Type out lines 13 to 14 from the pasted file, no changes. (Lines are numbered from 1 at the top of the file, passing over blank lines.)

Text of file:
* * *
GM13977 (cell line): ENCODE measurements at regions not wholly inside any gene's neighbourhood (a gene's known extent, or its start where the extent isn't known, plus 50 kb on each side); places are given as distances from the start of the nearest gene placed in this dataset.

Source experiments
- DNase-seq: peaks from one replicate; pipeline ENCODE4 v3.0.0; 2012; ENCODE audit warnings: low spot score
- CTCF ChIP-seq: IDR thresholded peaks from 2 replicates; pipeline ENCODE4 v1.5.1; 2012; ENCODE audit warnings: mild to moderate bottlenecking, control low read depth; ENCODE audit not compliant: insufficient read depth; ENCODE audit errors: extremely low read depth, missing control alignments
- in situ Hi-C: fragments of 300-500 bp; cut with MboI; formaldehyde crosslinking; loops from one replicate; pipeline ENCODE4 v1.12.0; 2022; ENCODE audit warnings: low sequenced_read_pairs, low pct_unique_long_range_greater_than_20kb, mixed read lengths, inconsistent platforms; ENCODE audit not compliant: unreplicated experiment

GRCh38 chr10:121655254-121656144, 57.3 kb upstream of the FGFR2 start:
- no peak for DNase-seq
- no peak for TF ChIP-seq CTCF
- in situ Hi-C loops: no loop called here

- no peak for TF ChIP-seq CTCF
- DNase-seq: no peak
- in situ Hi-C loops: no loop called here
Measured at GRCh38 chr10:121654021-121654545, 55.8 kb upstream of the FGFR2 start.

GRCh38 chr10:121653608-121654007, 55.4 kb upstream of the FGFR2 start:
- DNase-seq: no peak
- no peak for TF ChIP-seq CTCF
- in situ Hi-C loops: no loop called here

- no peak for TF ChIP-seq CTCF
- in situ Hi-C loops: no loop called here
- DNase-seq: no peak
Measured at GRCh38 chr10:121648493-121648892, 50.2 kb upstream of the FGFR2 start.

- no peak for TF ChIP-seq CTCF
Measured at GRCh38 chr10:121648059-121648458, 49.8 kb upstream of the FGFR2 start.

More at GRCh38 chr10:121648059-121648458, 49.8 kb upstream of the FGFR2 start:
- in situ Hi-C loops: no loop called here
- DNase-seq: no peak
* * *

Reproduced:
Measured at GRCh38 chr10:121654021-121654545, 55.8 kb upstream of the FGFR2 start.

GRCh38 chr10:121653608-121654007, 55.4 kb upstream of the FGFR2 start: